# CFG with regular expression terminals on RHS

Suppose that we expand our idea of context free grammar rules to allow regular expressions of terminals on the right hand side. For example, consider $G_1$:

\begin{align*} S & \rightarrow (a \mid b) S (c \mid d) \\ S & \rightarrow (a \mid b) A (c \mid d) \\ A & \rightarrow (f \mid g)^* \end{align*}

Then the language of $G_1$ is the following:
$$L(G_1) = \{(a \mid b)^n (f \mid g)^* (c \mid d)^n \mid n > 0\}$$

Give a standard CFG that has the same language as $G_1$, is your grammar weakly equivalent to $G_1'$, strongly equivalent to $G_1'$, or both? Why?

Secondly, how can I transform any CFG with regular expressions of terminals on the right hand side to a normal context free grammar?

• These questions have been answered dozens of times in SO. If you're going to post homework, you should at least post your best attempt at a solution.
– Apalala
Feb 7, 2013 at 14:39

The general answer is pretty straightforward: if you have a grammar rule of the form $S \rightarrow {\alpha}r{\beta}$, where $r$ is a regular expression over the set of nonterminals, change this production to $S \rightarrow {\alpha}S'{\beta}$, find a right-regular grammar with start symbols $S'$ generating $L(r)$ (there is an algorithm for this); and then your grammar will include all those productions as well. Repeat for every production containing a regular expression on the right-hand side.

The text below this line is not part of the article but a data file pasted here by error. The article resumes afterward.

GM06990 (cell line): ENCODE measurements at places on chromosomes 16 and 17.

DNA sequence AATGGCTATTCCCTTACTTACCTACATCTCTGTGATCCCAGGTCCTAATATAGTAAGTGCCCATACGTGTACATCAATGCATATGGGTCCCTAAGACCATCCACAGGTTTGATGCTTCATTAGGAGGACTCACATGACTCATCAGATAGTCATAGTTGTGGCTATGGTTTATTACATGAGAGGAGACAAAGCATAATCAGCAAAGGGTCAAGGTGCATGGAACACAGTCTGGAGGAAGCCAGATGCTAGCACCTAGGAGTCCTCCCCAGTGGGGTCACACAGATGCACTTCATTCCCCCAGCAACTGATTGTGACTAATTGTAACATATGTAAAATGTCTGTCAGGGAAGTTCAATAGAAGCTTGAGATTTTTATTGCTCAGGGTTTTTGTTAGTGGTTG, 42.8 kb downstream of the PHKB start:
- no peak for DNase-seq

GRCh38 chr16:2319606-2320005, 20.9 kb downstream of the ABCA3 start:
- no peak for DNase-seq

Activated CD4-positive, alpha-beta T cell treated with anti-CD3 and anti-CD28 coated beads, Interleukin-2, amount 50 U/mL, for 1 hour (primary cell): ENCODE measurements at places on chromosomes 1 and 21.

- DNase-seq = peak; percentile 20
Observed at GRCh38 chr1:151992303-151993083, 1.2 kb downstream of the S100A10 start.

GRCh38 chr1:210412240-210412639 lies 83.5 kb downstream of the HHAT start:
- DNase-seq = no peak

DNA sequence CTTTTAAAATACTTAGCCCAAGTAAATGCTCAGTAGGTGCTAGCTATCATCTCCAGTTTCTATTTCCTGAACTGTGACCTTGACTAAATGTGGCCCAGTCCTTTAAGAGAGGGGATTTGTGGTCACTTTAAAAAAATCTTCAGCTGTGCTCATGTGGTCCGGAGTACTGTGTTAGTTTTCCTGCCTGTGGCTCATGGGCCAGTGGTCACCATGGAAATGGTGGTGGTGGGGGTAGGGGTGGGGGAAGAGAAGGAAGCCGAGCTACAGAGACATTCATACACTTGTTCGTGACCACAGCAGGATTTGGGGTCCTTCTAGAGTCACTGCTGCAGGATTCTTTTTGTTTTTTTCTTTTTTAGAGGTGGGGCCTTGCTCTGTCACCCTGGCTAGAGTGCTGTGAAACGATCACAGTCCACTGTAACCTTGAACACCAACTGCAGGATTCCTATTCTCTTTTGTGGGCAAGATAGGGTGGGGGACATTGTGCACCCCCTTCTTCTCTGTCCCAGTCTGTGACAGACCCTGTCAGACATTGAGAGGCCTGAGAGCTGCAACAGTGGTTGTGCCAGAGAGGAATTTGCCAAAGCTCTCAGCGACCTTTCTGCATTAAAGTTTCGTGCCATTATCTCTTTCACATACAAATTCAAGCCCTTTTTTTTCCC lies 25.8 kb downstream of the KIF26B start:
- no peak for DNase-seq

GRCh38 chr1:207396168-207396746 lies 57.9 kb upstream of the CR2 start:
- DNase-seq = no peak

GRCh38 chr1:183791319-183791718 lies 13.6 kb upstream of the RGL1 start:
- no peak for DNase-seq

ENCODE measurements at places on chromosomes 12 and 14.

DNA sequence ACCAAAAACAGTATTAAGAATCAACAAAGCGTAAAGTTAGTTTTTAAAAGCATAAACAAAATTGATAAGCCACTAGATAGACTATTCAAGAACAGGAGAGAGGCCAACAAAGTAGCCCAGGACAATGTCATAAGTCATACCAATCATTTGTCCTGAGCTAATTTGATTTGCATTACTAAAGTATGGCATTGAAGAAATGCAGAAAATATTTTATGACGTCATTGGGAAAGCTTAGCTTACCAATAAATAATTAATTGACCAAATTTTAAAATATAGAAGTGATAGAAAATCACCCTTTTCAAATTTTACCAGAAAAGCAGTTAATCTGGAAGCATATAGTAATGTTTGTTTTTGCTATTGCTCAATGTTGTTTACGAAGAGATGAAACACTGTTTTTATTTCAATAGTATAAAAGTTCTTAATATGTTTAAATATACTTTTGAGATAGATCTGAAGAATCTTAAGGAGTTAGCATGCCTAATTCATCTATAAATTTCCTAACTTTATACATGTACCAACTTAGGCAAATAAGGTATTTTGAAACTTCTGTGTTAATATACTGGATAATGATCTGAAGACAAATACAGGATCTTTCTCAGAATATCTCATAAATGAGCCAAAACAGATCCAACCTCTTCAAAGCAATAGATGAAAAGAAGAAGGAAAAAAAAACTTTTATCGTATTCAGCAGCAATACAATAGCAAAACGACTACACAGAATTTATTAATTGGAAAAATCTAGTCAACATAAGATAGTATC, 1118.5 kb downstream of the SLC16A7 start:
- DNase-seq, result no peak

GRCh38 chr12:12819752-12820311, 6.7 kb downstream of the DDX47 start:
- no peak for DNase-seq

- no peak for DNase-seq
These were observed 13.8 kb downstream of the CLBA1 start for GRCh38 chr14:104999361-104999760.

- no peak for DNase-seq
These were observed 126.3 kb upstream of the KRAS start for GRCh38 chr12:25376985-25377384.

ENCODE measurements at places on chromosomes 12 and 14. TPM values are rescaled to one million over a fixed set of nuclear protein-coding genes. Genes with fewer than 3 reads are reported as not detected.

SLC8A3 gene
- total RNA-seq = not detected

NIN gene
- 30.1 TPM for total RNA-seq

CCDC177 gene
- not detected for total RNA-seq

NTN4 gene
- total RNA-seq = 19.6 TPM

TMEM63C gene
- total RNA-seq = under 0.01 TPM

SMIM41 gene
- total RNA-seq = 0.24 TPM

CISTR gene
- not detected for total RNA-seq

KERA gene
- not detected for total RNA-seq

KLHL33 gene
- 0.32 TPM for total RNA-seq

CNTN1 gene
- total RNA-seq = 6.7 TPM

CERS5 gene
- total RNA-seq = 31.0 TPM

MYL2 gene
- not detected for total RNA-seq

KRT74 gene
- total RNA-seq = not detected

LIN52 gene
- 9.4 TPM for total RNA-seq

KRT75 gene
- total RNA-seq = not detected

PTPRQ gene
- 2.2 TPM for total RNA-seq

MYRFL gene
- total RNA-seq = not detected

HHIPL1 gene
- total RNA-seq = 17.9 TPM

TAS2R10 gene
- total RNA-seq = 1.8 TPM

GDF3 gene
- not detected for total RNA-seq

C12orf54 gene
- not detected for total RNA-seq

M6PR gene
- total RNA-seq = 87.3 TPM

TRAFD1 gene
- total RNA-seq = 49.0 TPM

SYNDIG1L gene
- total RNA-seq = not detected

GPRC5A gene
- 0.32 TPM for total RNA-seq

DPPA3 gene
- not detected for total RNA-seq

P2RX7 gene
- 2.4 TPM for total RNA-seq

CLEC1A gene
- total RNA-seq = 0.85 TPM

A exactly grammar equivalent to G1 is following ( say G2) :

S → X S Y
S → X A Y

X → a | b
Y → c | d

A → fA | gA | ^


Where ^ is a null symbol (epsilon)

exactly equivalent means L(G1) = L(G2) that is language of G1 and G2 are same( every string in L(G1) also in L(G2) and vise-versa).